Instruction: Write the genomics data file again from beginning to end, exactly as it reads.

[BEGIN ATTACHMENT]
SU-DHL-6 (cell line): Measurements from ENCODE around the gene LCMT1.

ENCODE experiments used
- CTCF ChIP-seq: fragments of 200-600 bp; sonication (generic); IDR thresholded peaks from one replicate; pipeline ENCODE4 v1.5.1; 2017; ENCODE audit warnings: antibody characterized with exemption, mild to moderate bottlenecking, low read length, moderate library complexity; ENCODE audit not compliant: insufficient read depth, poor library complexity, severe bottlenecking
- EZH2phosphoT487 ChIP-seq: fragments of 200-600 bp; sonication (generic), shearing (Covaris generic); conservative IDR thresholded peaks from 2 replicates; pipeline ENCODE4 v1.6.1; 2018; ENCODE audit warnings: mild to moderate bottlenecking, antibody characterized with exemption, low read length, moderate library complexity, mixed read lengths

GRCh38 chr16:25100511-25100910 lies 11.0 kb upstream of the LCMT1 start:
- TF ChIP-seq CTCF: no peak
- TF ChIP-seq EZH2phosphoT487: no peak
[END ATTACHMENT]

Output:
SU-DHL-6 (cell line): Measurements from ENCODE around the gene LCMT1.

ENCODE experiments used
- CTCF ChIP-seq: fragments of 200-600 bp; sonication (generic); IDR thresholded peaks from one replicate; pipeline ENCODE4 v1.5.1; 2017; ENCODE audit warnings: antibody characterized with exemption, mild to moderate bottlenecking, low read length, moderate library complexity; ENCODE audit not compliant: insufficient read depth, poor library complexity, severe bottlenecking
- EZH2phosphoT487 ChIP-seq: fragments of 200-600 bp; sonication (generic), shearing (Covaris generic); conservative IDR thresholded peaks from 2 replicates; pipeline ENCODE4 v1.6.1; 2018; ENCODE audit warnings: mild to moderate bottlenecking, antibody characterized with exemption, low read length, moderate library complexity, mixed read lengths

GRCh38 chr16:25100511-25100910 lies 11.0 kb upstream of the LCMT1 start:
- TF ChIP-seq CTCF: no peak
- TF ChIP-seq EZH2phosphoT487: no peak